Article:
A few times she would say she was “on the way” and never showed up. She’s never been punctual: “10 minutos” in her world can be two hours. But for all of Wednesday and Thursday, I did not see the woman who was the lone impetus behind my trip.

Bored in my comfortable but Americanized room at the Sleep Inn, I switched to a nearby hotel, the Little Havana, at half the price. Online, the cheaper hotel touted hot water and air conditioning. With those two amenities and a bed, I would be reasonably happy. Once I switched, I realized the Havana was a party hotel, and I was glad for the change.

There was a bar and a cafe and a middle-aged lady named Hazel who is the sort of the matriarch of the place. She reminded me of “Miss Kitty” on the old TV series “Gunsmoke” in that she listens to everyone’s problems and tries to help out. She talked me through some rough spots when I was down in the dumps. Hazel was cool.

I spent two days roaming the streets, talking to local residents and tourists alike. There was some fascinating stuff, like the old woman in the city plaza with no legs who sat in a wheelchair and beat on a metal pot and wailed about all the ­problems in her life and all the death in her family. Like Ginger, she needed money.

Without my friend, I was aimless, in a quandary, but it seemed too late to switch gears and head to the beach. Plus, it was the rainy season and I wasn’t necessarily inspired about making the trip to Jaco.

One afternoon, I went to a sports bar that turned out to be a place where — unknown to me at the time — “ladies of the night” plied their trade. I wasn’t interested, but I did have beers with some pretty young girls. One of them asked me if I would like “to kiss her on the veranda.” I borrowed an old line from Chevy Chase and told her, “No, the lips will be just fine.” They thought I was funny, I guess. We watched raccoons chase a couple of uptight policemen. I wish I had caught that on video.

I watched a lot of CNN election coverage and got tired of the same old stories about how Biden was going to destroy Trump and how Trump was holding “super-spreader” campaign events where people weren’t wearing masks and supporters were later testing positive for COVID-19. I was hopeful that Trump would lose but bored with it all. I left the United States partly to get away from the political rhetoric, and there I was, caught up in it again.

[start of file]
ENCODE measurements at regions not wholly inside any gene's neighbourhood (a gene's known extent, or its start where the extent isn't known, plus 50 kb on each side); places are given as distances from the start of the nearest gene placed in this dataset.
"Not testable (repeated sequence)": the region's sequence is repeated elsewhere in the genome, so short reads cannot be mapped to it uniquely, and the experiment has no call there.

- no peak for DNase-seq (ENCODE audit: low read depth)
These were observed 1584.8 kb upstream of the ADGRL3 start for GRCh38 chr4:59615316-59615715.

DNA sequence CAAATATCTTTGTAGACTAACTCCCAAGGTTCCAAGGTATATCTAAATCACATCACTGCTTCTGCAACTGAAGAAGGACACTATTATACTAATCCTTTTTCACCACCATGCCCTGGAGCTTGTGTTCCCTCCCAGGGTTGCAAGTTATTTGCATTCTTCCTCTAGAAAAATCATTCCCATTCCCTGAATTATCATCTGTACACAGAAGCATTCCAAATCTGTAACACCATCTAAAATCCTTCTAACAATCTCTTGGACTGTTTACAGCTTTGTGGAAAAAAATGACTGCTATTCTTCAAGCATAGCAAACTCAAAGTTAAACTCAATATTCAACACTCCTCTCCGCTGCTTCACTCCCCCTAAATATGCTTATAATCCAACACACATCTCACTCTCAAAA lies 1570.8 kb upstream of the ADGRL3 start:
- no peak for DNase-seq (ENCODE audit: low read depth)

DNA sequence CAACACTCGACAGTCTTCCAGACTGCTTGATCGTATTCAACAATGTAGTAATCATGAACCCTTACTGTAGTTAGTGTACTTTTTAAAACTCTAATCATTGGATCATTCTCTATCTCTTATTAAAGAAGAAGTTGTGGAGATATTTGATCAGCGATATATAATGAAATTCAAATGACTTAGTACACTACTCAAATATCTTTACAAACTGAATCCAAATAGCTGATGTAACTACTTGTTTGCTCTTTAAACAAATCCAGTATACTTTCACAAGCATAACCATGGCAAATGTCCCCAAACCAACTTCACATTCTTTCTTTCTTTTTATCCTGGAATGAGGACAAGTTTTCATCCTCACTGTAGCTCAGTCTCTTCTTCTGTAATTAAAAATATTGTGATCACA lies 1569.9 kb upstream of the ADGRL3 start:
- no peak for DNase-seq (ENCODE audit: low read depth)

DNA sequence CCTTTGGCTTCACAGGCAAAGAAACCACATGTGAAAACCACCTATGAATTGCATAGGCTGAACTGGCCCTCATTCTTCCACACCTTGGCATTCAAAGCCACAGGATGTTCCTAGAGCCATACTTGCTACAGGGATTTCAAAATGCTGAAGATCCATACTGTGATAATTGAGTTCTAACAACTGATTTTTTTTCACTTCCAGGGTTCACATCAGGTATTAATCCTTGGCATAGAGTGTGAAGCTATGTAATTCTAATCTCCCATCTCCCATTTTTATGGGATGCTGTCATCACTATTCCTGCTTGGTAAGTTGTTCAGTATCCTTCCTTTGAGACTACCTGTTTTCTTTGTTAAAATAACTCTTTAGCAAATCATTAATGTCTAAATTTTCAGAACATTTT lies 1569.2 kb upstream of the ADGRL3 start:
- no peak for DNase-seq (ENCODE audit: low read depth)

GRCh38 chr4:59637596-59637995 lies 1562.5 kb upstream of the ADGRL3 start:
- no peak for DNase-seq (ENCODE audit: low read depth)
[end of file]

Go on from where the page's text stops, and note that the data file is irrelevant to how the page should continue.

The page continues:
I had some interesting times hanging out in the city, but it was clear to me that the trip had gone awry. Where was Ginger? Was she safe? Was Isaac OK? If she was not going to spend time with me, why didn’t she just cut me loose? Why, for several weeks, did she keep repeating to me how it was “necessario for you to be here.” The more I thought about things, the more stressed out I got.

Havana Halloween

Friday, Oct. 30, the seventh day of my trip, came quickly. I had no idea if I’d be seeing Ginger. As noon rolled around, “Bella Durmiente” (“Sleeping Beauty,” my nickname for her) had yet to call or text.

Suddenly, she rang and said she had lined up a babysitter. She planned to be at my room around 3 p.m. I replied, “cool,” not really believing it would happen.

But she arrived, and as always when we are actually in the same place, things were great. A day-early Halloween party was set to start around 4 p.m. and promised to be a little wild.

For starters, there were about 20 good-looking women at the party, all in heavy makeup and costumed. I was the only male in the room who was not a hotel employee. I was getting a lot of attention and enjoyed the hell out of it.

Ginger shrieked and ran toward a woman she knew but had not seen in years. A familiar face, Natalie, was dressed as Snow White in a self-made costume. They embraced. A DJ played electronica music from the corner — not my style, but it fit the occasion. Things were looking up.

Everyone was masked but having fun nonetheless, dirty dancing and taking shots of guaro. It’s a clear, sugarcane-based alcohol, as popular as tequila to some people, and it will definitely get you going. Others were drinking the house vodka with cranberry juice. For about two or three hours, the three of us had a fantastic time. Others joined our party, as we were the group having the most fun.

Unbeknownst to me, some in our circle were putting drinks on my tab, and as the party wound down, I was told I owed around $150. It wasn’t too terrible, as the same bill in Aspen would have been four times that.